News from Maison de la Gare
Mission Accomplished! A New Start for the Talibé Children of DarouTweeter
Jade Wheldon describes successful community mobilization in response to devastating fall flooding
We reported some months ago on the utter devastation caused by the exceptional fall rains of 2021,
particularly in the Darou neighborhood of Saint Louis where dozens of daaras are located
and many hundred of the begging talibé children live
The Talibés are So Vulnerable). Undaunted by early
challenges, our English
volunteer Jade Wheldon extended her stay by several months and worked hand in hand with Issa
Kouyaté to drive this project to a successful conclusion, a new beginning for the entire
community. This is Jade’s report.
The devastating fall flooding in Saint-Louis left many of the talibé children exposed to the harsh climate without access to clean water, fresh and nutritious food, or even basic clothing such as shoes to protect their feet. The floodwater was toxic and contributed to the spread of disease and infection, putting the physical and mental health of the children at further risk.
One of the worst affected sites was in the Darou neighborhood, shown in the first two photos of this report. It is a large square surrounding by housing with two road entrances. Two further nearby sites flooded to the same extent, and the talibés living there as well as the wider community had no choice but to walk through these places to get to connecting roads.
When we started this project, we were given some really amazing opportunities to raise awareness within the community by participating in a couple of large-scale street cleaning campaigns. When the restoration project itself was delayed due to a lack of access to industrial pumps, we focussed on mobilizing the community through a series of talks. After a very productive meeting in late November, a committee was formed to assure regular street cleaning in the district, working with local organizations.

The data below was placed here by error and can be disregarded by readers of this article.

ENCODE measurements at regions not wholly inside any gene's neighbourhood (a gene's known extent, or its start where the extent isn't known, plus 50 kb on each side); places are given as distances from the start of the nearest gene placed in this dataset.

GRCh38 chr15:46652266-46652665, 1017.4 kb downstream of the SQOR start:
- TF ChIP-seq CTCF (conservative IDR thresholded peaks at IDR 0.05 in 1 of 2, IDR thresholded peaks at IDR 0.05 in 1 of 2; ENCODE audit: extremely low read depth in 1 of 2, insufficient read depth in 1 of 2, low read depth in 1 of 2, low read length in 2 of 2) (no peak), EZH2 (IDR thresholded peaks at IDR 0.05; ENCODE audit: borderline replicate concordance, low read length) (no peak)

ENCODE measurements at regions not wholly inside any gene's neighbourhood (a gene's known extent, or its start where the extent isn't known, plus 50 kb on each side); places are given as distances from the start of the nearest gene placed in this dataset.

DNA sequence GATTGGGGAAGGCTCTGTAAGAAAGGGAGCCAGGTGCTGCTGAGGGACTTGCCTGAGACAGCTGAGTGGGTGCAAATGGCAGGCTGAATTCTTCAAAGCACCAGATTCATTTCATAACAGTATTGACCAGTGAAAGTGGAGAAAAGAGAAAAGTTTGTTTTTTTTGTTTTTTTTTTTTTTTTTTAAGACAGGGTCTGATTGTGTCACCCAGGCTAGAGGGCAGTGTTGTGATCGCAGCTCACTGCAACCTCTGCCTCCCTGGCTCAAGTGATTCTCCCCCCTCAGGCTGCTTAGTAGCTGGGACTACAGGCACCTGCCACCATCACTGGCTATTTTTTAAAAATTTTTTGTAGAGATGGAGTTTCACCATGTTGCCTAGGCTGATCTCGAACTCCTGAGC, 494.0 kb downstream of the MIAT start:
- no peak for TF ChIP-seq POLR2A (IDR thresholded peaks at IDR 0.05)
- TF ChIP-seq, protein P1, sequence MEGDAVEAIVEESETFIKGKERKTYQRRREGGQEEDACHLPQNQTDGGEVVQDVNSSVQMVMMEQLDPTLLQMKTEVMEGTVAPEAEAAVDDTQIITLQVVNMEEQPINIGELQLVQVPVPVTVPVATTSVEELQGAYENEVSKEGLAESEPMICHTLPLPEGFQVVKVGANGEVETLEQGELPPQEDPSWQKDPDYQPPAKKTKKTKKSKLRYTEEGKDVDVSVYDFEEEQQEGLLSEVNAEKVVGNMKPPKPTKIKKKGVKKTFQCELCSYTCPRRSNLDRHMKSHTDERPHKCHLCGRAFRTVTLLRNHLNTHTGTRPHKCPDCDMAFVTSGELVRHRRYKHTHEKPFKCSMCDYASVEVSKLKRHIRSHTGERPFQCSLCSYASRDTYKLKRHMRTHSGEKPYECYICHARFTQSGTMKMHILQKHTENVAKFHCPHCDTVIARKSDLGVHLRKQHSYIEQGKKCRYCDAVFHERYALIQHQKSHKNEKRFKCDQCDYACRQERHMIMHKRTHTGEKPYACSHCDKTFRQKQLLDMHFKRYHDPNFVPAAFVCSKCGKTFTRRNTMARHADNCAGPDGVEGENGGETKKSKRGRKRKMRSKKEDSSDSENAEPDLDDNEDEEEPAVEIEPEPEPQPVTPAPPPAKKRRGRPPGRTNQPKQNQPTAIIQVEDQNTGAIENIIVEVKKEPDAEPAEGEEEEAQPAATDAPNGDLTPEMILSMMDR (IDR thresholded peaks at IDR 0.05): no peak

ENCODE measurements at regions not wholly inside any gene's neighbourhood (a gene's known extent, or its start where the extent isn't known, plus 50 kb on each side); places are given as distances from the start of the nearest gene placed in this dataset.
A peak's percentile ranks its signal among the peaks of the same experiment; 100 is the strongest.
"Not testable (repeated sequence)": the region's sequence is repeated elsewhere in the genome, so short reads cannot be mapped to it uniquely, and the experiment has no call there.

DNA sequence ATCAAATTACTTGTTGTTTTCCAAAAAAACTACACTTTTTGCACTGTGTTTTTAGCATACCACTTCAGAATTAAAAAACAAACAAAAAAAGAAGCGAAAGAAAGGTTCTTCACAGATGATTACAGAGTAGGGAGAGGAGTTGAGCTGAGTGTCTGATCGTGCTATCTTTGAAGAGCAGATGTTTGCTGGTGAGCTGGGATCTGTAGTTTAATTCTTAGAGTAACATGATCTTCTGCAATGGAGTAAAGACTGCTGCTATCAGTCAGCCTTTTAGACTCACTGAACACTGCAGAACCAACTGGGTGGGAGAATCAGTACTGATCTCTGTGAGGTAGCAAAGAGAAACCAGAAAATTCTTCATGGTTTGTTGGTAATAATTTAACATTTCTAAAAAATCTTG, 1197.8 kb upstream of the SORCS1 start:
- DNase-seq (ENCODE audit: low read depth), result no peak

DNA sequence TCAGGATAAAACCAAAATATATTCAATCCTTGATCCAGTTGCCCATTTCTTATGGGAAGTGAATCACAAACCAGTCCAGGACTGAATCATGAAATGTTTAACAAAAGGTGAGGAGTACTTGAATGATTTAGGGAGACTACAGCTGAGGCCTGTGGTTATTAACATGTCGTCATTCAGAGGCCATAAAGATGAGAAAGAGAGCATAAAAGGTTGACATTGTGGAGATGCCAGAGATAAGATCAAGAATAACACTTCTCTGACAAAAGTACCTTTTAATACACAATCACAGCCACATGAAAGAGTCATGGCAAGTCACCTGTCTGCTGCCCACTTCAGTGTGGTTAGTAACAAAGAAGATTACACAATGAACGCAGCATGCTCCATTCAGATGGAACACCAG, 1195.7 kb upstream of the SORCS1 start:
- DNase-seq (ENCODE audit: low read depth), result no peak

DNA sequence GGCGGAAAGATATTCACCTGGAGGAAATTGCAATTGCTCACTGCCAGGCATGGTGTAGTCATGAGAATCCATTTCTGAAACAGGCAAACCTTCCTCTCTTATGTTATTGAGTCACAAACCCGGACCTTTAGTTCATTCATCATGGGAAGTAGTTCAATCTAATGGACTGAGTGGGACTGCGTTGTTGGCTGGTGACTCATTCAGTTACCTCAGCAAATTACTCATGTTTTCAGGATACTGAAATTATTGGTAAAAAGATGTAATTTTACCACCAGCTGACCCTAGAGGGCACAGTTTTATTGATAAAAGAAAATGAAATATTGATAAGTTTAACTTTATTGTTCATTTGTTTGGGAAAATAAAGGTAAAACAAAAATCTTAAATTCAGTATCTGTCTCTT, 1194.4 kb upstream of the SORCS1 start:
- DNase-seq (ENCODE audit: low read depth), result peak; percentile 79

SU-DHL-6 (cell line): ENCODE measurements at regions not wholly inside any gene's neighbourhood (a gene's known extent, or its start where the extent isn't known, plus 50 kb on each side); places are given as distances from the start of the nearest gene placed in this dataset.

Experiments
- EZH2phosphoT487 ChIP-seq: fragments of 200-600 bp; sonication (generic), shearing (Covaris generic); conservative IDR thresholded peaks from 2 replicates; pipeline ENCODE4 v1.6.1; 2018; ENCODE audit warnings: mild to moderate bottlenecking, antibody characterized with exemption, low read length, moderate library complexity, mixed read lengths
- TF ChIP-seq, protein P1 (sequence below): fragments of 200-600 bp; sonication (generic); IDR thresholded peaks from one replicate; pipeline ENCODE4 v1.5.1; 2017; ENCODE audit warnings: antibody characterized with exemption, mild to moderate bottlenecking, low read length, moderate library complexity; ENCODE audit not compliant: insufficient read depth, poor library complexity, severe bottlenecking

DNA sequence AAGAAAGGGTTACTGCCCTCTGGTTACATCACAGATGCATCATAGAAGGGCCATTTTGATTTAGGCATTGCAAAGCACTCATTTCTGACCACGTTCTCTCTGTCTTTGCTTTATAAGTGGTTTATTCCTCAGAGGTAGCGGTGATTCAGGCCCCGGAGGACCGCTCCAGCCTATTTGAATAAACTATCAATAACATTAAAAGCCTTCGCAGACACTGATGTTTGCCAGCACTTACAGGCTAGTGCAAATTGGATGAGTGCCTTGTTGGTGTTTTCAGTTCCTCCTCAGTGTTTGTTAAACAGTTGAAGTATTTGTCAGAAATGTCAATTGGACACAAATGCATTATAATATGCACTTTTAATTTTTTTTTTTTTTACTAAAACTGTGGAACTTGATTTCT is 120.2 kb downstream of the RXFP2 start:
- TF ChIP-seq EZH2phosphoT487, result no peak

The relatively modest project that we had originally proposed in response to the flooding somehow blossomed into a much larger mobilization of the local community. On the busiest day, over 120 people volunteered to clean the streets with us. But we did not stop there. We spent time talking with families in the area we were going to restore, discussing the importance of maintaining the land once it was restored and of using the space to bring the community together.
Our original restoration plan was to begin with pumping the flood waters back into the river, and then cleaning up the debris before restoring the landscape. We were unsuccessful in obtaining pumps that could handle this job, but during the resulting delay most of the water had evaporated.
So, with the support of the community, we plunged into the restoration project. We removed the rubbish and deposited it in a dumpster, using pickaxes and wheelbarrows. We then levelled the land using the pickaxes. In areas where the water had created small pits, we used gravel to raise the level, ready for the sand to be laid. Many truckloads of sand were needed along with much muscle power to spread it.
In total, the task took ten days to complete; we had enough materials to restore all three sites. The finished result is a clean, fresh landscape. The community was incredibly grateful for the transformation of their public areas. And the talibés immediately took to the space, building sandcastles, playing football, and running around freely in their bare feet.
This project has really helped the local community take a huge step in the right direction. There is also hope in the newly formed bridge of communication between the marabouts, the community and Maison de la Gare, as well as in the clean-up committee that is now running events in the neighborhood. The project has been lifechanging for the young boys who can enjoy a game of football in a space that was previously a huge health hazard.
Even though this project has been completed, there are many more sites in areas where the talibés live that are in disrepair and damaged by the yearly flooding. What Maison de la Gare has done for the Darou community is very special and greatly appreciated, and it can now be used as a template for other such projects in the future.
We once again express our gratitude to Off The Fence of Amsterdam and to Caminos of Switzerland whose grant made this project of community renewal in Darou possible.